TaxiMonger’s Nizran Noordin: ‘Let’s fight’

  • Undaunted in going up against better-funded competitors
  • Sacrifices in personal life toughest part of the journey
TaxiMonger’s Nizran Noordin: ‘Let’s fight’

IT was the desire to move away from being a system integrator to actually owning his own technology product that led Nizran Noordin down the path of trying to build the best taxi-booking app he possibly can.
 
Before he can scale this however, his immediate challenge is to ensure he comes out tops in his home market of Malaysia, where competition is heating up with better-funded competitors.
 
But Nizran is an entrepreneur. This does not faze him. Instead it fires up his competitive desires. He shares with Digital News Asia (DNA) readers the journey thus far, and the lessons he has picked up.
 
TaxiMonger’s Nizran Noordin: ‘Let’s fight’DNA: At no other time has competition in the taxi app space been as intense as it is now. How are you responding to this?

Nizran (pic): In 2012, there were only us (TaxiMonger) and MyTeksi. This year saw the rise of taxi company-owned apps such UniCabLink by SunLight and EZcab by PublicCab, and also Rocket Internet’s Easy Taxi.
 
Our growth has attracted more potential competitors. But I'm not fazed by taxi company-owned apps. I'm more worried of well-funded competitors such as MyTeksi and EasyTaxi. Facing challenges by such well-funded competitors is an impossible task for many, but I refuse to throw in the towel.
 
Despite our limited financial resources, our decision was ‘Let’s fight.’ My existing systems integration company has financed the operations of TaxiMonger for more than 18 months now, but this was limited to our operational expenditures.
 
Hence, we're left with a very limited budget for customer acquisition, both in terms of passengers and drivers. Imagine having to fight with such limited ammunition.

The greatest lesson that I learnt from having stronger competitors is to think out of the box.
 
In essence, our strategy is to look for touch-points with passengers and drivers, and then forge partnerships with the relevant stakeholders of those touch-points. In this way, it is almost free marketing for us.
 
We've forged partnerships with UniFi and HyppTV (Telekom Malaysia’s broadband and IPTV services), as well as several high-traffic blogs and websites. We’ve even run a pilot project with AirAsia.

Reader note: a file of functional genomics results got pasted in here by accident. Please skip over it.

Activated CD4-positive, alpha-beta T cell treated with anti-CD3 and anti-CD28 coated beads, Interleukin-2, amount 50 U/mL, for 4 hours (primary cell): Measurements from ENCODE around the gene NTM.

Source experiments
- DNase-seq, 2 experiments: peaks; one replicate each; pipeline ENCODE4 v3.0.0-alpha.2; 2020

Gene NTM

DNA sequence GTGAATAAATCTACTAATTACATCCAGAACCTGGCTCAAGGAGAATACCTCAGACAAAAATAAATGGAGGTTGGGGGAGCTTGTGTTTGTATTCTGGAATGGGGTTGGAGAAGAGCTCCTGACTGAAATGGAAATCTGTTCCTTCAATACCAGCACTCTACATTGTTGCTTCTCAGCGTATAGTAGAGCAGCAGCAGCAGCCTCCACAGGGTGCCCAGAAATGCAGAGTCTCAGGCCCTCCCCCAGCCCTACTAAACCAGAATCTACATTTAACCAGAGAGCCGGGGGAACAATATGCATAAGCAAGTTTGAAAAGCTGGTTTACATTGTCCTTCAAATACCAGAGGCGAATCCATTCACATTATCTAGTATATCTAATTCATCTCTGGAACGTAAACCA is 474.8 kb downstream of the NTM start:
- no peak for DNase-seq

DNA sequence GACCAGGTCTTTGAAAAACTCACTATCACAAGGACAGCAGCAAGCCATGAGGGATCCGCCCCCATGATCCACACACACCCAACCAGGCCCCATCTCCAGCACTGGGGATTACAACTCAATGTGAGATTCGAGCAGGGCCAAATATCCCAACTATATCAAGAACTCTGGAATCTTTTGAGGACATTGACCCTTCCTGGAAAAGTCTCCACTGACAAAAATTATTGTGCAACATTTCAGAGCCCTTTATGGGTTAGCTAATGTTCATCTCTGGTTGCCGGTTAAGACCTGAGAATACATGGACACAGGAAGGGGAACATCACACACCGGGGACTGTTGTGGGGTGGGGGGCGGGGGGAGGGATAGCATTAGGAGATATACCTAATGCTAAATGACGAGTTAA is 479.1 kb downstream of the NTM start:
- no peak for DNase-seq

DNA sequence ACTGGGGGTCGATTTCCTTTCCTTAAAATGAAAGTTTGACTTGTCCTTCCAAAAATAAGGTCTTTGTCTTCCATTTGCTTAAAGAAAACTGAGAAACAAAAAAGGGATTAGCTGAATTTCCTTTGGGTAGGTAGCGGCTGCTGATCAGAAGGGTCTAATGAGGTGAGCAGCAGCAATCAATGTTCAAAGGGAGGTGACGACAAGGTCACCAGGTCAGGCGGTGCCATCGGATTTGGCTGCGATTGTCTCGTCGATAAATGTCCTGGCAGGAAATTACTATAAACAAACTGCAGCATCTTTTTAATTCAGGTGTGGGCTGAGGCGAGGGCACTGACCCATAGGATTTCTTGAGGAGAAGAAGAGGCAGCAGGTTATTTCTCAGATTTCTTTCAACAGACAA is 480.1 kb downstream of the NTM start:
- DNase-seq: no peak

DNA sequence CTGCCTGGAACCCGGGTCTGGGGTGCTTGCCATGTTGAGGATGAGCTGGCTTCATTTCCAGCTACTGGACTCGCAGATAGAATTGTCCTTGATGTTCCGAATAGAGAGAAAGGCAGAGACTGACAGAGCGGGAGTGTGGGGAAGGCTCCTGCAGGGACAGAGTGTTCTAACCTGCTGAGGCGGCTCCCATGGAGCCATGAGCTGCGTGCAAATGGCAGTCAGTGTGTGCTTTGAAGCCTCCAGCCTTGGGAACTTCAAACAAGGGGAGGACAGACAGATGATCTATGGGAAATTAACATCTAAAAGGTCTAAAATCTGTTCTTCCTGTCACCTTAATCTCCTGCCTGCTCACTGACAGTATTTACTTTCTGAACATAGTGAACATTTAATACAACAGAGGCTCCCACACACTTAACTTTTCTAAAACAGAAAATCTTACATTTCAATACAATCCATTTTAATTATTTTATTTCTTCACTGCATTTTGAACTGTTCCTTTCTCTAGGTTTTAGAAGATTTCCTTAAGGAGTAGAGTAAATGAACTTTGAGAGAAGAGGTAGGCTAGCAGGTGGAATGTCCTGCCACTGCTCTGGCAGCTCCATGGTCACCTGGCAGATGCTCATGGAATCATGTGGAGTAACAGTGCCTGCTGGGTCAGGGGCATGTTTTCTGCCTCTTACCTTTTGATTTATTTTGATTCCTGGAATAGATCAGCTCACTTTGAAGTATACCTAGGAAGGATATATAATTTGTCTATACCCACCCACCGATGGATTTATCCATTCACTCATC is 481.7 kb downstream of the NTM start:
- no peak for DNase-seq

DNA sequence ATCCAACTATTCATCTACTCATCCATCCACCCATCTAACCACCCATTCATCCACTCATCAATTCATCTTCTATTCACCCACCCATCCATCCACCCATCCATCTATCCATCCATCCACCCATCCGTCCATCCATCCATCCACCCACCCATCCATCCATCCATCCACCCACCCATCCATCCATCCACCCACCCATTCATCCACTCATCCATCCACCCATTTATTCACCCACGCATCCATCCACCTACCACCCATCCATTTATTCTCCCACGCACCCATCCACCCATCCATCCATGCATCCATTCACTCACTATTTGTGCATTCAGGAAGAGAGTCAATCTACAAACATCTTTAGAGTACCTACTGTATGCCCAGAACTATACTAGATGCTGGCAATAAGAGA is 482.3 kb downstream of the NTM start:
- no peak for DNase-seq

Probably, the most important touch-point that we’ve partnered with was a company that operates the taxi counter at the Kuala Lumpur International Airport (KLIA) and the Low-Cost Carrier Terminal (LCCT). These two venues give us a combined audience of more than 3,000 passengers per day.

DNA: What’s the hardest part of being an entrepreneur?
 
Nizran: It’s definitely the sacrifices that you have to make when it comes to your personal life. My wife recently was posted overseas for two years, and I've made it a point to go and meet my wife and daughter every weekend.
 
It’s tiring, but I think it is a strong reminder for me of the huge sacrifice that my wife has made.

The other hardest part would definitely be the issue of financial resources. You can’t run a business without sufficient financial backing. I’m lucky that I have a partner who has backed us up to this level, and I guess not having enough [funds] will only make us work harder and smarter.
 
DNA: Is there any Malaysian entrepreneur you admire?
 
Nizran: It’s definitely Tony Fernandes for his grit and hard work. I’ve personally received tweet and email messages from Tony, whom I have never met personally.
 
Until today, I wonder how a guy who has dozens of businesses and 10,000 staff under him ever finds the time to reply to tweets and emails from a total stranger like me.

DNA: What are the two key lessons you have learned in your entrepreneurial journey so far?
 
Nizran: First, believe in the value that you create for your customers; and second, never take ‘No’ for an answer ... even when it seems totally impossible.

DNA: What have you learnt about raising money?
 
Nizran: It’s not easy to get investors to part with their money; and you shouldn't give up until you completely fall flat. Always hope for the best and things will fall into place.
 
Related Stories:
 
Focused on TaxiMonger
 
Taxi-booking app space heats up; Sunlight to launch its own
 
MyTeksi ups the ante
 
Rocket Internet’s Easy Taxi receives US$15mil in new funding
 

 
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